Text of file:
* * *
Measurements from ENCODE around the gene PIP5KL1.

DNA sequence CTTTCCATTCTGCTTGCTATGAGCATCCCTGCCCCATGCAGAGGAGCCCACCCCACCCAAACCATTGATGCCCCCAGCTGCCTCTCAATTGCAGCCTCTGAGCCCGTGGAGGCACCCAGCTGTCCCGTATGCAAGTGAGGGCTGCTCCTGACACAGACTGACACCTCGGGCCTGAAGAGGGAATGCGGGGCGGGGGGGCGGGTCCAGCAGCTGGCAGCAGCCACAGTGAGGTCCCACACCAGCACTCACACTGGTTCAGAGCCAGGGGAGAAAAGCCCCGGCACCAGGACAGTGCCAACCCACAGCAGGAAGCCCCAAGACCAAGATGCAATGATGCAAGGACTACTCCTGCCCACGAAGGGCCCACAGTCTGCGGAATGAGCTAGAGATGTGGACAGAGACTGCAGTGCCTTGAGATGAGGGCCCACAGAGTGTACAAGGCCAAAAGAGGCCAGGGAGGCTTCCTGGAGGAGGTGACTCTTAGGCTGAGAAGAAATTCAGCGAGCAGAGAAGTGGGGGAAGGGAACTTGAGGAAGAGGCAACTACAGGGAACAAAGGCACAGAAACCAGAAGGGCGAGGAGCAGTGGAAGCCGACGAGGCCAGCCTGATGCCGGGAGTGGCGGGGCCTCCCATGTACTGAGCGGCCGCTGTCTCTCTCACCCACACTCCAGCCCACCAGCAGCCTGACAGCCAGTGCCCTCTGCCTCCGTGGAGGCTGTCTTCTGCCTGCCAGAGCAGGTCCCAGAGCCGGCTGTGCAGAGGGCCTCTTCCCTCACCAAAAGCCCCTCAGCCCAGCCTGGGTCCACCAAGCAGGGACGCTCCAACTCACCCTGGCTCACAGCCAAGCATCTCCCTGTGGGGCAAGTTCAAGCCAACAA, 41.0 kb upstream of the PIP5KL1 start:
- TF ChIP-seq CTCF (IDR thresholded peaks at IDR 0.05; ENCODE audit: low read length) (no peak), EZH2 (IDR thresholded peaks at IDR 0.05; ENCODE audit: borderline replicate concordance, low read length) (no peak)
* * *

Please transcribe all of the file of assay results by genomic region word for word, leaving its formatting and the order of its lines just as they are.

Measurements from ENCODE around the gene PIP5KL1.

DNA sequence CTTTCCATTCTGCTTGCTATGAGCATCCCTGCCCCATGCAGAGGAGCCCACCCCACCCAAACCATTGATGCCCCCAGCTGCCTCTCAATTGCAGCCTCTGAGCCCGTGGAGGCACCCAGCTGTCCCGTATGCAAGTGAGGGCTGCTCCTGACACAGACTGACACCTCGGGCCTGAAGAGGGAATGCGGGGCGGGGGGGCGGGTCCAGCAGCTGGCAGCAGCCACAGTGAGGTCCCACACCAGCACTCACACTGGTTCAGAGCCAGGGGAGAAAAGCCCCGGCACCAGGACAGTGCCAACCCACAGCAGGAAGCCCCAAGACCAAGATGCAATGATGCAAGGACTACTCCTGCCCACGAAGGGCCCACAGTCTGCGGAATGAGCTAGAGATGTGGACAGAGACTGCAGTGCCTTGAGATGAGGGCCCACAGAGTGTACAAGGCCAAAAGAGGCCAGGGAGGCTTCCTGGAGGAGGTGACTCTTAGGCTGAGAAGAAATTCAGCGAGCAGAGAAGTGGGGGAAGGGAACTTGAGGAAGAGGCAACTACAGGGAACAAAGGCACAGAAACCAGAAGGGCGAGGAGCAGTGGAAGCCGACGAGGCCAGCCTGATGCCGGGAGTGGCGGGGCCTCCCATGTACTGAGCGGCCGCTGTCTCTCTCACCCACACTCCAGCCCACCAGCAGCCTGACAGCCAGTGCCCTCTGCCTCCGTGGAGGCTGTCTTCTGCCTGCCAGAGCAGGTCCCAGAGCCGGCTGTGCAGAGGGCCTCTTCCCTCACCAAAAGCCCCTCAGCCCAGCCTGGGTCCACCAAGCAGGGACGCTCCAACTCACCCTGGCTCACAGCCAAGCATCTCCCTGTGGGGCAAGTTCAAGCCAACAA, 41.0 kb upstream of the PIP5KL1 start:
- TF ChIP-seq CTCF (IDR thresholded peaks at IDR 0.05; ENCODE audit: low read length) (no peak), EZH2 (IDR thresholded peaks at IDR 0.05; ENCODE audit: borderline replicate concordance, low read length) (no peak)